Saturday night, on St. Patty’s Day Eve, my wife and I stopped at a local bar that advertised an Irish folk band. The band was excellent, and at one point asked for anyone who knew how to do Irish step dancing to come up and give it a try. Now, my wife and I got one brief lesson in step dancing last year at an Irish festival, but it turns out good step dancing takes more than one lesson. Nevertheless, we went up and gave it a shot, partly because no one else was and partly because why the hell not.
Although she was better than me in my opinion, it was clear neither one of us knew what we were doing. This was made even more clear when another member of the audience stepped up out of nowhere and did a very impressive display of Irish step dancing. And as I looked around I thought, what a perfect metaphor for living with mental illnesses, when you are doing something and realize everyone else is doing it better than you. And you feel dejected and wonder why you even try. Then you get your answer.
In between sets, two of the band members came over to the bar where we were sitting, introduced themselves, and thanked us for our enthusiasm. After all, we may not have been experts, but at least we gave it a shot. And herein lies the victories that you sometimes have to learn to count. Sometimes merely getting out of bed and showing up is winning, even if you don’t accomplish anything, people will still appreciate the effort.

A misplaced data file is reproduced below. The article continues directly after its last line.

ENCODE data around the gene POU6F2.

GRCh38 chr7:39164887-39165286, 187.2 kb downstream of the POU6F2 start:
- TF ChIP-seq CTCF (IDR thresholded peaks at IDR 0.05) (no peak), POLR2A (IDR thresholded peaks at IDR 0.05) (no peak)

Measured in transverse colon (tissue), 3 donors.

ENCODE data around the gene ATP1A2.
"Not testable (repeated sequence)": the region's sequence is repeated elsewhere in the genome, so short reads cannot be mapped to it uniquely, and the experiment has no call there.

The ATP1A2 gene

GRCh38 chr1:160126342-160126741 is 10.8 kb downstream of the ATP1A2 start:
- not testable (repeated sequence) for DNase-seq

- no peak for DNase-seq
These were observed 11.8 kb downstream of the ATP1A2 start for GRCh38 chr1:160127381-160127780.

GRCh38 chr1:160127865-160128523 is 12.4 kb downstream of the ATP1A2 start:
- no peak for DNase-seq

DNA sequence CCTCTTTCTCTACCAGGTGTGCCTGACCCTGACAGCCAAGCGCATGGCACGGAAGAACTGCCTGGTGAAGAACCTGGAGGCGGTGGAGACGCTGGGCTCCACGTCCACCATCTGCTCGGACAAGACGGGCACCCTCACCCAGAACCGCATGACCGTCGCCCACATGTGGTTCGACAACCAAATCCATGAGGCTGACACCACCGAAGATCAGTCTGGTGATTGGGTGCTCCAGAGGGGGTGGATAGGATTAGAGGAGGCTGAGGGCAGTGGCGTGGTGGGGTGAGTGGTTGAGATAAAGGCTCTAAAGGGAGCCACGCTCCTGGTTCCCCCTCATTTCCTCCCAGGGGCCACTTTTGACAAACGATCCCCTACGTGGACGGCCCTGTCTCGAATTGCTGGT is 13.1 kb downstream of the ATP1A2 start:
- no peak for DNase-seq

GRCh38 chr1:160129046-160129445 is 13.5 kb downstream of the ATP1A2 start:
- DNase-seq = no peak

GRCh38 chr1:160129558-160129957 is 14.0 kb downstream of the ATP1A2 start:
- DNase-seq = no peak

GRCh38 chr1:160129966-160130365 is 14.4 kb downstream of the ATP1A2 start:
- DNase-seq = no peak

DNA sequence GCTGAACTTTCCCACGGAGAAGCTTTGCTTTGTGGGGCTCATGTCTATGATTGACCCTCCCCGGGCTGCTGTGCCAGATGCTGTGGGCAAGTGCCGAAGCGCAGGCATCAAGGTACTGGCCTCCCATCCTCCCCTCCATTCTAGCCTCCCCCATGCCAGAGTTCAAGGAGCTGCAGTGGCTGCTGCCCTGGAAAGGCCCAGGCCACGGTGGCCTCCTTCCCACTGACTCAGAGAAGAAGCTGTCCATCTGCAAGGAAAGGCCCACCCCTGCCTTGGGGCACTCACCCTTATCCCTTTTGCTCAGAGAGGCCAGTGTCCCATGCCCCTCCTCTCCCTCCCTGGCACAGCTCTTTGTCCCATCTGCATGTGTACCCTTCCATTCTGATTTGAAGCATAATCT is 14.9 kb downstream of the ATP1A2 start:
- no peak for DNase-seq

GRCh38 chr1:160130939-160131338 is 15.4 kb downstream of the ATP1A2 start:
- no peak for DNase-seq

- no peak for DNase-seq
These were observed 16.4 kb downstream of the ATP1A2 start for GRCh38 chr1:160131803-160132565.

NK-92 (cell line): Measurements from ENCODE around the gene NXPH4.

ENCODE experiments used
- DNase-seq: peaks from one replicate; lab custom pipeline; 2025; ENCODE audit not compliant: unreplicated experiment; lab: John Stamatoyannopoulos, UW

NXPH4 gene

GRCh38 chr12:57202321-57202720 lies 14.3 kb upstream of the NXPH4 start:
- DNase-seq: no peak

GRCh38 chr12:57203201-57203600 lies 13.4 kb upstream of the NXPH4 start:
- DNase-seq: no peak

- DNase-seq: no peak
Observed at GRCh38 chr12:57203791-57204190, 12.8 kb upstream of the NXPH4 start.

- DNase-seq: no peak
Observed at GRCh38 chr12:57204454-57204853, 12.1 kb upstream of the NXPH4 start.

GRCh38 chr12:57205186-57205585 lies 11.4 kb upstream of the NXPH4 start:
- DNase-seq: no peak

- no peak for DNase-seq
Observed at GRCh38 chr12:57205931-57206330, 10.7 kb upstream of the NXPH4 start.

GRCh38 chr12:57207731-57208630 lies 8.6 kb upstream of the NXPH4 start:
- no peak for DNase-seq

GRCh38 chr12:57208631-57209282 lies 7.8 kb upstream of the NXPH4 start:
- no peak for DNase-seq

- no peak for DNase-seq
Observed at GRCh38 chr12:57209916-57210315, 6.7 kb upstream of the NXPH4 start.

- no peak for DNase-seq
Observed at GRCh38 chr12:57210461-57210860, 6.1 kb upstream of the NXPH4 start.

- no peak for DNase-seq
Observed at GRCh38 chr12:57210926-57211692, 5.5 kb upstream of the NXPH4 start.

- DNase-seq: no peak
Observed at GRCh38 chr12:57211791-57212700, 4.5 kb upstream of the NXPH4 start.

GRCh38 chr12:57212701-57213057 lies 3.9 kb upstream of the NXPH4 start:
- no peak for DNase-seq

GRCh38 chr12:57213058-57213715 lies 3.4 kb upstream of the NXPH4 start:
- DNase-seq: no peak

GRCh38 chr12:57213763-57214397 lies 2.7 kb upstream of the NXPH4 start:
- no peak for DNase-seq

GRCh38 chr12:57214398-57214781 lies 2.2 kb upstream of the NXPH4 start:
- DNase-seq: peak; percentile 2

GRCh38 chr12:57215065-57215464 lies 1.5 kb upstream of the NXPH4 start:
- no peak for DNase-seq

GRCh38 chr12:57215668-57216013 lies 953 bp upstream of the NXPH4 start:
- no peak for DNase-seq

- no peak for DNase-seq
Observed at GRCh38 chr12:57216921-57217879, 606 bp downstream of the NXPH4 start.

But the real winning for me was the person sitting next to me. I wouldn’t have showed up and definitely wouldn’t have drawn attention to myself by trying to dance if it weren’t for my wife. Not that she dragged me into something I didn’t want to do, but she was the encouragement I needed to get past my anxiety and do something that I truly enjoyed.
Granted, that isn’t always the case. There are plenty of times my anxiety and/or depression win. I know she sees me struggle and I know she feels like she isn’t doing more to help me. Yet by just being there she does more than she could know, more than I know how to put into words. Mental illnesses are incredibly isolating. They make you think no one will ever stay with you. So when someone does stand by you, it is a little ‘fuck you’ to demons in my head.
If you are struggling, know that getting out of bed is an accomplishment. Reading this post is an accomplishment. And also know that there are people who will be there for you if you let them. You are not alone is a phrase you hear all the time with mental illnesses, and it isn’t just that there are others struggling in silence as well. It is that there are others in your life willing to help ease your burden, just by being there. All you have to do is keep up the fight. No luck of the Irish needed.